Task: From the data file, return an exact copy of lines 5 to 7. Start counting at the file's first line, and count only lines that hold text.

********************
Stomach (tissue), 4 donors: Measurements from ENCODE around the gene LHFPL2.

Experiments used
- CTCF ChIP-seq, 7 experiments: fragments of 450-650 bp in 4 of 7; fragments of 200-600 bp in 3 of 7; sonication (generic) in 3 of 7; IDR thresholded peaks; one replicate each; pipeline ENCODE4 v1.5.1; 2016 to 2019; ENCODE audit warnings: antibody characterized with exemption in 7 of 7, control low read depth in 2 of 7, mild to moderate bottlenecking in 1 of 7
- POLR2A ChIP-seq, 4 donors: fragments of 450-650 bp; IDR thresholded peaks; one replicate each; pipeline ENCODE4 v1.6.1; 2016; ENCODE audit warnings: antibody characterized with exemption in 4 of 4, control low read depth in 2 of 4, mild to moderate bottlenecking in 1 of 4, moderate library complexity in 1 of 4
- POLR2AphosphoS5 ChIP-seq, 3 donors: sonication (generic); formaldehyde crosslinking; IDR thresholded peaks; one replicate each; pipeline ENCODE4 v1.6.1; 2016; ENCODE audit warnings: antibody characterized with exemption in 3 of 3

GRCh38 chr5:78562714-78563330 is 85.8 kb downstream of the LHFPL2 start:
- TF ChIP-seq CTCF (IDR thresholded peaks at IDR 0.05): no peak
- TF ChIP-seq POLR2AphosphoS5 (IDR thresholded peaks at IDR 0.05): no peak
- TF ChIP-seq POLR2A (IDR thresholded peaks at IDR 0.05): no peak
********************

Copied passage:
- POLR2AphosphoS5 ChIP-seq, 3 donors: sonication (generic); formaldehyde crosslinking; IDR thresholded peaks; one replicate each; pipeline ENCODE4 v1.6.1; 2016; ENCODE audit warnings: antibody characterized with exemption in 3 of 3

GRCh38 chr5:78562714-78563330 is 85.8 kb downstream of the LHFPL2 start:
- TF ChIP-seq CTCF (IDR thresholded peaks at IDR 0.05): no peak